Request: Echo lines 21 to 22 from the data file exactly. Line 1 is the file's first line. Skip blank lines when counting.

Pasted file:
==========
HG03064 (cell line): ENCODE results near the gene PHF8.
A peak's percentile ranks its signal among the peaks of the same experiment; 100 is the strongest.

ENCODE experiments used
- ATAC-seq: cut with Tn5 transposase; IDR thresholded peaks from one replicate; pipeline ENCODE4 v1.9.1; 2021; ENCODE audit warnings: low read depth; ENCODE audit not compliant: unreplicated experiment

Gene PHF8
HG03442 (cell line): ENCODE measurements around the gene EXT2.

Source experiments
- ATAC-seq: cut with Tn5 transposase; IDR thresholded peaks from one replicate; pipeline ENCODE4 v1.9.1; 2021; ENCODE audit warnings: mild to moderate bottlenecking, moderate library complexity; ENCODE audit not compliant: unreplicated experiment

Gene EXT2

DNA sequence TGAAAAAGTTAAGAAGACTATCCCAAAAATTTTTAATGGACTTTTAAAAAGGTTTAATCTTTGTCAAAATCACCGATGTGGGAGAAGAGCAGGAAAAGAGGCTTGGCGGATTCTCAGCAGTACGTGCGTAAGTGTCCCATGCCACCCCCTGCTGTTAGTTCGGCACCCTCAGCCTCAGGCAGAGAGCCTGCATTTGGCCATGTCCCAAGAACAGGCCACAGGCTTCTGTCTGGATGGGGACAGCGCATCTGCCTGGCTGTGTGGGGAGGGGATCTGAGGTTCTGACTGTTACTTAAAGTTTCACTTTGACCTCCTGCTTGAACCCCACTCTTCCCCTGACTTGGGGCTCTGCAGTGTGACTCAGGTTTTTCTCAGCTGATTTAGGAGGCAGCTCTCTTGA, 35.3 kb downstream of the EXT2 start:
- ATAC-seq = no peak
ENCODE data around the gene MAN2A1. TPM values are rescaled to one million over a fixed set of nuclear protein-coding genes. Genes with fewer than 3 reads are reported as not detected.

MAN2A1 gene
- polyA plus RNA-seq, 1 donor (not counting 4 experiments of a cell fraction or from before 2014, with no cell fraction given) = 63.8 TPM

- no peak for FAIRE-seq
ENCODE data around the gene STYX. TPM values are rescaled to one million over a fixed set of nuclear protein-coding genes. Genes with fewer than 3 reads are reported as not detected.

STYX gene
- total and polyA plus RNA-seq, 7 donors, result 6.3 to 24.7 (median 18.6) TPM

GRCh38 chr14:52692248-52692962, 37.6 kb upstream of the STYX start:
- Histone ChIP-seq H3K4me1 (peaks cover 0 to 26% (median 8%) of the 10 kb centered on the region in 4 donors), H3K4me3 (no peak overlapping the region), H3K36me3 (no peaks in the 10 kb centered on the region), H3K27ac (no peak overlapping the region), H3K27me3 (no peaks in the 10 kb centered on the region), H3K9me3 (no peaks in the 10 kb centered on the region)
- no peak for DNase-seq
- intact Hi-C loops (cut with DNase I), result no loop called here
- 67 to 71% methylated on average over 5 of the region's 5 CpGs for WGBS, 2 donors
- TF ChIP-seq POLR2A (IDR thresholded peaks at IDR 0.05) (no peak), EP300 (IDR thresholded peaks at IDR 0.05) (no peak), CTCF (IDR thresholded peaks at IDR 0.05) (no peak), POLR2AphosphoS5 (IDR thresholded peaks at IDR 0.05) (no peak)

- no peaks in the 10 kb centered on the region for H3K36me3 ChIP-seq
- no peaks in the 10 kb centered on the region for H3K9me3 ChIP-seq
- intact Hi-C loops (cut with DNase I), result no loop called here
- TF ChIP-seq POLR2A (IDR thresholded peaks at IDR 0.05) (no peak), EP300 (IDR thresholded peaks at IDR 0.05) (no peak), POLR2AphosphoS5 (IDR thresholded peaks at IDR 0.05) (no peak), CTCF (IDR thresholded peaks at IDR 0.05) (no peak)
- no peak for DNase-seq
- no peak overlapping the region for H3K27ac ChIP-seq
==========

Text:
- no peak for DNase-seq
- intact Hi-C loops (cut with DNase I), result no loop called here